I'm outraged by the death of this child. The best way to serve justice is to minimise the reoffence of the perpetrator and to minimise the likelihood of similar crime. Let the passion motivate the mind, not rule it and render it useless.

@Kathy - I can't say how much I agree with you. Thank you for summing it up eloquently.

@Brandi #5 - "just" boys' school? You ever been to one? Think Lord of the Flies in jail. It aint pretty and it aint easy either. Nevertheless, yes "boys' school." He's a boy. Rehabilitation is our best hope and he won't get that getting gang raped every day by grown and hardened men.

Our calls for justice must not turn in to calls for blood.

As Archbishop Desmond Tutu said:
"We must not allow ourselves to become like the system we oppose."

Robert Ganshorn Robert Ganshorn | April 17, 2008 2:34 AM

Perdue#10, you were right on the religion, but wrong on the reality. Your bitterness, anger and obvious hatred is so self destructive. If the consequences of every stupid thing a pubescent child does were treated with adult severity no one would live to be an adult.

"While vengeance is a dish best served cold." we should add:

"Nothing is more despicable than respect based upon fear."

Robert Ganshorn Robert Ganshorn | April 17, 2008 2:45 AM

Oh, and Perdue, although we agree on the redundancy of organized religion your approach seems close to:
"Kill them all and let God sort them out."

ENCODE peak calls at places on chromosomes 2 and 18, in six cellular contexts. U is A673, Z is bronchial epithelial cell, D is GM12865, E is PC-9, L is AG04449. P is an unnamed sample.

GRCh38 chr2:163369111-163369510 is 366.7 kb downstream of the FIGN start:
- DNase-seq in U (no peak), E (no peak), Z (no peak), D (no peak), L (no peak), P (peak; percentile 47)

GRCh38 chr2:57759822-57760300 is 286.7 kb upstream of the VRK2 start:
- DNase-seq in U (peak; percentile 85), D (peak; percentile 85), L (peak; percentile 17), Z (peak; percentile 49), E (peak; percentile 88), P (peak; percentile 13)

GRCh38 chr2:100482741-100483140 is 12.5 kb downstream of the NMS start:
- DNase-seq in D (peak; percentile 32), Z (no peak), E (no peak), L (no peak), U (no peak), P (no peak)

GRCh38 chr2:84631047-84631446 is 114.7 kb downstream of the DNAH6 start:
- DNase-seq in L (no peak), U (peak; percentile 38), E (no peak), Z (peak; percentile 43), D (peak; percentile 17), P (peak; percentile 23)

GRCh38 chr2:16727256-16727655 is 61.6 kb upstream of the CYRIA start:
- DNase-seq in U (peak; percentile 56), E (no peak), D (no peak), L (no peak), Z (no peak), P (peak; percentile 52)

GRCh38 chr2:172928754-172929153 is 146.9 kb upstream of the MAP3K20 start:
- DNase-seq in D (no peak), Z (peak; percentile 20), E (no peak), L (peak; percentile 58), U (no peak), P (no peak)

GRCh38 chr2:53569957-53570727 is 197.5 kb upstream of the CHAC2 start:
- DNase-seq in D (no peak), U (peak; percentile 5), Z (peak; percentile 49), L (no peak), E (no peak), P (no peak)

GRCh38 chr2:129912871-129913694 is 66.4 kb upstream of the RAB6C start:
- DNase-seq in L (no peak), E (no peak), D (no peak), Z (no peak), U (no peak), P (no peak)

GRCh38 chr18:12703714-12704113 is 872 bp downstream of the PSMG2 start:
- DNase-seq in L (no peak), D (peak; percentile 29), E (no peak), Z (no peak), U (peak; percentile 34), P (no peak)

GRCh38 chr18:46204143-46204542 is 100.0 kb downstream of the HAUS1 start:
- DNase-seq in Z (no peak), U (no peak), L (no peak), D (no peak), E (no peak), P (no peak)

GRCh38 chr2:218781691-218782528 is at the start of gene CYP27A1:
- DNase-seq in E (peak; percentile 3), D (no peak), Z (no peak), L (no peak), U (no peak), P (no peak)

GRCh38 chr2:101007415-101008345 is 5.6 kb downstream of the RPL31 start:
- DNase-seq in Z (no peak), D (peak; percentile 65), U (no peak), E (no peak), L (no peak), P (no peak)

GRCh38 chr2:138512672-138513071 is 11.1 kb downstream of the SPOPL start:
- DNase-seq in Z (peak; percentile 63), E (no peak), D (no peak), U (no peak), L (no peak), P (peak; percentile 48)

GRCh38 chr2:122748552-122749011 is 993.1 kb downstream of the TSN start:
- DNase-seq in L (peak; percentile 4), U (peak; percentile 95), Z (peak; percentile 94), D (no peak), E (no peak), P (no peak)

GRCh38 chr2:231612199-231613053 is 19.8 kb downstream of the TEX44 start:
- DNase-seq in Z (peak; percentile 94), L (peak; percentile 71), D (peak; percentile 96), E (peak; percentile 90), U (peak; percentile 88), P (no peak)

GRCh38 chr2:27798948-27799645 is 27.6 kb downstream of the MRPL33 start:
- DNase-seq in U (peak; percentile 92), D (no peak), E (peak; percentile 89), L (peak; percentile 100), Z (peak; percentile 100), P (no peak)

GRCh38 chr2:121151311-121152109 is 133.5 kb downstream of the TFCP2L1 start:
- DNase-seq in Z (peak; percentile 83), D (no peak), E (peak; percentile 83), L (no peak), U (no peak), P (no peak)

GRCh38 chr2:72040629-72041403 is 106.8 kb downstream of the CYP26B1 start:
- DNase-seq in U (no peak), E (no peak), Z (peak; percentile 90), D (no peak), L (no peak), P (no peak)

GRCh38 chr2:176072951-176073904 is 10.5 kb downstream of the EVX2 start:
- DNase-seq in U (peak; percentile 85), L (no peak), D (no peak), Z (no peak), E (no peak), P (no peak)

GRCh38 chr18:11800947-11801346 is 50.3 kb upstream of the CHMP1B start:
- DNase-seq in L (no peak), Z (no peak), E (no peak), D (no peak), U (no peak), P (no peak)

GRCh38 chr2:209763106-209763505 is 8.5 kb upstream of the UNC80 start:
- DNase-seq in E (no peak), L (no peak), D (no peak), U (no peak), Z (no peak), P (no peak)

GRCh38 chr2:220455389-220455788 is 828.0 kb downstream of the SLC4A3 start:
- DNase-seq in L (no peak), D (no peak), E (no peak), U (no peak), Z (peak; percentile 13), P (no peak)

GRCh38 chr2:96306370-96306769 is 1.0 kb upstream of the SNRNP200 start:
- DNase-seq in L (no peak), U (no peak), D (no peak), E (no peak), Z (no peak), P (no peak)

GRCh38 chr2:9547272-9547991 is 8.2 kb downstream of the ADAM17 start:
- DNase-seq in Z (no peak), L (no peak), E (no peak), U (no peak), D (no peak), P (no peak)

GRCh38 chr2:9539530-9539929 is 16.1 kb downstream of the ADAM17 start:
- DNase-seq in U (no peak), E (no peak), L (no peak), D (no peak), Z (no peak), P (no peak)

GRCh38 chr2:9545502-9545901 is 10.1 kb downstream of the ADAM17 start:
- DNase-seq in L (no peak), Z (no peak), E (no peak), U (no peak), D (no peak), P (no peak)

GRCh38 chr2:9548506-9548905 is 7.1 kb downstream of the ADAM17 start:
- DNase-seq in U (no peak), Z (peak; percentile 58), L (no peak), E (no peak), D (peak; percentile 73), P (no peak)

Bill Perdue Bill Perdue | April 17, 2008 4:24 AM

Ganshorn - Religion, superstition and spirituality in all their forms are a bit more than redundant, they're a disease that’s proven to be an awful tragedy for humankind.

Anger is not self destructive, it is self preserving for our community. Your little killer is not a misunderstood child; he's a premeditated racist gay bashing bigot who deserves to die. He didn't steal a book or a car, he stole someone’s life.

Reread the first press reports and then tell us again how he’s just an angst ridden toddler who took a wrong turn in life but needs time to heal.

“A student at an Oxnard junior high school shot another classmate Tuesday in front of two dozen other students who were settling into their first-period English class, police said. The 15-year-old victim was rushed to St. John's Regional Medical Center, where he was initially listed in critical condition. By day's end, his condition was described as improving.

"He's gone from very critical to a little bit better," said Oxnard police spokesman David Keith. "He's actually communicating with personnel at the hospital." The boy's alleged assailant ran from the E.O. Green Junior High School and was apprehended nearby a few minutes later by Oxnard and Port Hueneme police officers.

Some students said the victim, whose name was not disclosed, sometimes wore makeup and feminine jewelry and had declared himself gay. They said he was frequently taunted by other boys and had been involved in an argument with the alleged shooter, an eighth-grader who also was not named, and others Monday.

During the lunchtime argument, one of the boys shouted at Tuesday's victim, "You better watch your back," said one student who witnessed the encounter.”

At least you didn’t say it was Lawrence Kings fault for being openly gay and provoking his killer.

Robert Ganshorn Robert Ganshorn | April 17, 2008 7:55 AM

OK Bill, OK, gently consider. He is not "my" little killer. I am well aware of how cruel children can be (I went to school ya know), and I cannot walk a mile in the shoes of this child to know what engendered his hateful decision. Obviously it was not adult reason. There is a very important line between indignation/anger and hatred where we dare not go.

I dislike experiencing:

violent video games
head banger music (I'm more of a Vivaldi lover)
traffic jams
taking off my shoes at the airport